Regulatory Carrots and Sticks in Climate Policy: Some Political Economic Observations
UVA Law Faculty Affiliations
This Article sets out an informal political economic theory which explains the relative permanence of regulatory carrots—legislative subsidies and mandates for product use—versus the transience of regulatory sticks—traditional costly regulatory requirements. After setting out the elements of this theory, I illustrate it with the dramatic rise in the Obama Administration and abrupt cessation in the Trump Administration of attempts to use conventional U.S. environmental regulatory sticks to end the U.S. coal industry. The Article turns then to describe a concrete example of a regulatory carrot—the U.S. corn ethanol mandate—that has survived despite overwhelming evidence that its environmental benefits, if any, are far outweighed by its environmental and economic costs.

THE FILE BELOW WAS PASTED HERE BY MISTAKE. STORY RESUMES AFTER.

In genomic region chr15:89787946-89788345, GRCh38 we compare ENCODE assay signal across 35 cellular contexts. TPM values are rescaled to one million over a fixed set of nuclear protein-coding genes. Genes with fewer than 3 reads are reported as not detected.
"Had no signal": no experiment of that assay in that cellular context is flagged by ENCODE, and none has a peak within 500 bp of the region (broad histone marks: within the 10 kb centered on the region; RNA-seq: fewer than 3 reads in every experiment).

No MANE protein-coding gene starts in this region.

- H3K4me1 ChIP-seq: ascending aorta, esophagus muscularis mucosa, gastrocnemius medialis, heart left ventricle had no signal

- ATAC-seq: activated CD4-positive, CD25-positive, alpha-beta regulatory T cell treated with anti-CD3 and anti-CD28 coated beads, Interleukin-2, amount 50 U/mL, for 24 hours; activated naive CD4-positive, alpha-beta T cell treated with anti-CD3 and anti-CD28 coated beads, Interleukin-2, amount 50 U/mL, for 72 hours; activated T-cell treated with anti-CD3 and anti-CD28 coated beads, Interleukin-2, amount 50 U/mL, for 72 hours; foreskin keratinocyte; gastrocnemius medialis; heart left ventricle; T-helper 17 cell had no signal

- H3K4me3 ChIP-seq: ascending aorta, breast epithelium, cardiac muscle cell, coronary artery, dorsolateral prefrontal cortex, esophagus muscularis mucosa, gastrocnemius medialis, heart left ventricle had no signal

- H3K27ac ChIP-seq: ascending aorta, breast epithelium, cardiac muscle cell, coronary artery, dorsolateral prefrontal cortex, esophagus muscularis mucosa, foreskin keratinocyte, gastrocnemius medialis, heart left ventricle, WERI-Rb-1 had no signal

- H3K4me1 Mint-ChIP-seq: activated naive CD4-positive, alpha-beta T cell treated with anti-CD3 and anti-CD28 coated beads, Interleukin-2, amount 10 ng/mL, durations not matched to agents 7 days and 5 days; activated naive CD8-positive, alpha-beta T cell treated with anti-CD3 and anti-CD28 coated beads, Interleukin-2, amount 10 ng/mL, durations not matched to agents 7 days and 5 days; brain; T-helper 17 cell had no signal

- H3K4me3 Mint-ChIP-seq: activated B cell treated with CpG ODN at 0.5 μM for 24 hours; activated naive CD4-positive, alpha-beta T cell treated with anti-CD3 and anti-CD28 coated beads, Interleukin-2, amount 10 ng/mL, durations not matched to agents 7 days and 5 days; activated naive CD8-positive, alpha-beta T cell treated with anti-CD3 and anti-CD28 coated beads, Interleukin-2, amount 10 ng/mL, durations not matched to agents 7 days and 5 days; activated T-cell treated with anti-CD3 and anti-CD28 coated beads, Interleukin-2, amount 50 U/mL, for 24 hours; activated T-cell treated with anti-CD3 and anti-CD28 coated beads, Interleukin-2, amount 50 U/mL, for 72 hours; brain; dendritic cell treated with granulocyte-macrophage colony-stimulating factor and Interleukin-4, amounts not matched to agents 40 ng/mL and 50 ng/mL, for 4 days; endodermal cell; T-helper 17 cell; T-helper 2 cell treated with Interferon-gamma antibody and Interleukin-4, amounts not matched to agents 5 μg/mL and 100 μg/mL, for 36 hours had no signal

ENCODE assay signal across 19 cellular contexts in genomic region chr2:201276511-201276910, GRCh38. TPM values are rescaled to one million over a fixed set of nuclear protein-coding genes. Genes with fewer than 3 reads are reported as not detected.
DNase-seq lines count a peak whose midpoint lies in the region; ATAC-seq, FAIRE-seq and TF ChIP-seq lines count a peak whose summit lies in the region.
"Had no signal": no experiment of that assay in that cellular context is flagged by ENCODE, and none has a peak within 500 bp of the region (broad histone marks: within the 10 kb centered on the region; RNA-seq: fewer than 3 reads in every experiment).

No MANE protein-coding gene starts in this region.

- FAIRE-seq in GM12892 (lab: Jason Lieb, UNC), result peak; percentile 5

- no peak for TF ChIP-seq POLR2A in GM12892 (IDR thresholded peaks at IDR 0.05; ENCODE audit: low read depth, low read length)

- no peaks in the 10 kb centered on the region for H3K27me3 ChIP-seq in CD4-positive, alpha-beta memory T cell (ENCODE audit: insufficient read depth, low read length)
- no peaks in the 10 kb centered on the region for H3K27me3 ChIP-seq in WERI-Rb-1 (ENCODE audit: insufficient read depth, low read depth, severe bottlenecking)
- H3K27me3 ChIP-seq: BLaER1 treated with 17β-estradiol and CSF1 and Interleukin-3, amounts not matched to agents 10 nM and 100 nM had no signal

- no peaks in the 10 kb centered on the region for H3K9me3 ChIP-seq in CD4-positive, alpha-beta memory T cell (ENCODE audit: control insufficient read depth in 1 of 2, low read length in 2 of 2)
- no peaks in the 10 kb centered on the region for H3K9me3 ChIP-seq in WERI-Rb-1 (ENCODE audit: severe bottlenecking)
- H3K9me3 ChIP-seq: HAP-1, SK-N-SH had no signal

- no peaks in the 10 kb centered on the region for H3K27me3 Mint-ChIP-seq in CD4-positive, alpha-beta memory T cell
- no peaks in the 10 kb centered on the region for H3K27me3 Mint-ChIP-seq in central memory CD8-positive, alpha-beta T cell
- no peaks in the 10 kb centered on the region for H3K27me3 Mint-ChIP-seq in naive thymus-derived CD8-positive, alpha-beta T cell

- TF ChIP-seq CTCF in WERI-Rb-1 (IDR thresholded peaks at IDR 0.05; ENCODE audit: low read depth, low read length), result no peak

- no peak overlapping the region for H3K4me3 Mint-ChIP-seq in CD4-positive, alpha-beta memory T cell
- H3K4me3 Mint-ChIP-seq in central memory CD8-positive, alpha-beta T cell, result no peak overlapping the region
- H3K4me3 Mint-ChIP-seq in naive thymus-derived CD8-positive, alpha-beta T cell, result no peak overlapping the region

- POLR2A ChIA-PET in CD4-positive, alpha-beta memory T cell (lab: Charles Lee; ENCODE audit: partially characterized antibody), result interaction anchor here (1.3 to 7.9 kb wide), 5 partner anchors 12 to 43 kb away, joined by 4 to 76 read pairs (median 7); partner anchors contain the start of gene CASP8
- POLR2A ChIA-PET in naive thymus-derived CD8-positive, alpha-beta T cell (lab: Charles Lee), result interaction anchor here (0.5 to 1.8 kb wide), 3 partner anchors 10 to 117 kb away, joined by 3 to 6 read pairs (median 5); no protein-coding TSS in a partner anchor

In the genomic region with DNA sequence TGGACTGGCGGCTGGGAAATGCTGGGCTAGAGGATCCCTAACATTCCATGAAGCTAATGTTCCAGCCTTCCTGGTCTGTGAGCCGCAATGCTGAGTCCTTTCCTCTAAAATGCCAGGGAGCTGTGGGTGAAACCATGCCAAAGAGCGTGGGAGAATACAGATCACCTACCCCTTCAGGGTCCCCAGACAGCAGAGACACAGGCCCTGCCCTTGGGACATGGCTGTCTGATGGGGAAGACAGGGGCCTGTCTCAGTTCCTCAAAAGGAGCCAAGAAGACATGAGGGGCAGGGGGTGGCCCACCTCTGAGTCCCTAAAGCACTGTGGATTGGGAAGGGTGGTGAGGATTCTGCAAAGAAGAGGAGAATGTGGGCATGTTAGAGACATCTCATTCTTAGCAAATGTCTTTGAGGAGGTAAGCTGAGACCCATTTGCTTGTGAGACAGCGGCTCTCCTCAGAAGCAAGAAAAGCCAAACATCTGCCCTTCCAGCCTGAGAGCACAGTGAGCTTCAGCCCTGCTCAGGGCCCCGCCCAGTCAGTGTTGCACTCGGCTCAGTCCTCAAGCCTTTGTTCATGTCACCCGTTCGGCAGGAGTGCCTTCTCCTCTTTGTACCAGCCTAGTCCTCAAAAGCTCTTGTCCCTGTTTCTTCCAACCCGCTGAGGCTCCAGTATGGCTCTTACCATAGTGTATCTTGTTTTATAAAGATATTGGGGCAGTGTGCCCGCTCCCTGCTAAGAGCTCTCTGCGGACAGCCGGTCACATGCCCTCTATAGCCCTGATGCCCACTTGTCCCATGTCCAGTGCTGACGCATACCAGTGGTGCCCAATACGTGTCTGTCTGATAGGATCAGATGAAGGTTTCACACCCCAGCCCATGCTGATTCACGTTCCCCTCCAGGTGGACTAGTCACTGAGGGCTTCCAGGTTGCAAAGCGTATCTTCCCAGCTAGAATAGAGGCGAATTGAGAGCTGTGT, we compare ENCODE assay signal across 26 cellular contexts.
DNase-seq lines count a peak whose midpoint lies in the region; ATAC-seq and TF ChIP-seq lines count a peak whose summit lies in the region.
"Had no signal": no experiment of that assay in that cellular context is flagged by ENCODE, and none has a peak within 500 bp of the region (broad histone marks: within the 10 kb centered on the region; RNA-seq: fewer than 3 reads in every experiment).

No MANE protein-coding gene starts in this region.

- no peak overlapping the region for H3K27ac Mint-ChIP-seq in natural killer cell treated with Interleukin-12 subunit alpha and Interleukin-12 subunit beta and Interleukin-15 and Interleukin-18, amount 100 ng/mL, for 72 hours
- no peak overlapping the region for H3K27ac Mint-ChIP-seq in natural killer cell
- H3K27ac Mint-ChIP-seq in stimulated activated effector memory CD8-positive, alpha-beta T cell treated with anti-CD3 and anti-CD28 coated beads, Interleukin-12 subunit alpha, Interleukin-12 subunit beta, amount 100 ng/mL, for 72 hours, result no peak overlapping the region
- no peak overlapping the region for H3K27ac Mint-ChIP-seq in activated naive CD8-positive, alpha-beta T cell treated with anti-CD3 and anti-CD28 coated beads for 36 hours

This Article concludes by discussing subsidies for solar energy. These subsidies, found throughout the world, continue despite growing economic evidence that the economic benefits from solar power— particularly the profits that accrue from making solar photovoltaic (“PV”) panels—will be highly concentrated geographically, with few countries sharing in the economic rents from solar power mandates. There is evidence that this concentration will not result because particular counties’ regulatory carrots are more generous and effective, but because production of renewable energy products and services such as crystalline silicon solar PV cells and modules are capital intensive with pronounced economies of scale. When this is true, international competition in such nationally subsidized, capital intensive renewable energy industries may interact with government-determined demand for renewable energy products in a way that turns the ordinary rules of supply and demand on their head. Lower costs and prices may lead to a contraction or inward shift in subsidized demand, so that the demand expansion necessary for competitive market conditions may not be realized. At the same time, the environmental benefits from solar power are, at least so far, small at best. Thus for most countries, solar power has generated higher electricity prices with few environmental or economic benefits. And yet—as further evidence for my positive theory of the persistence of carrots—in the United States, solar subsidies were not only retained but, in the case of solar PV panels, actually strengthened by the imposition of import tariffs.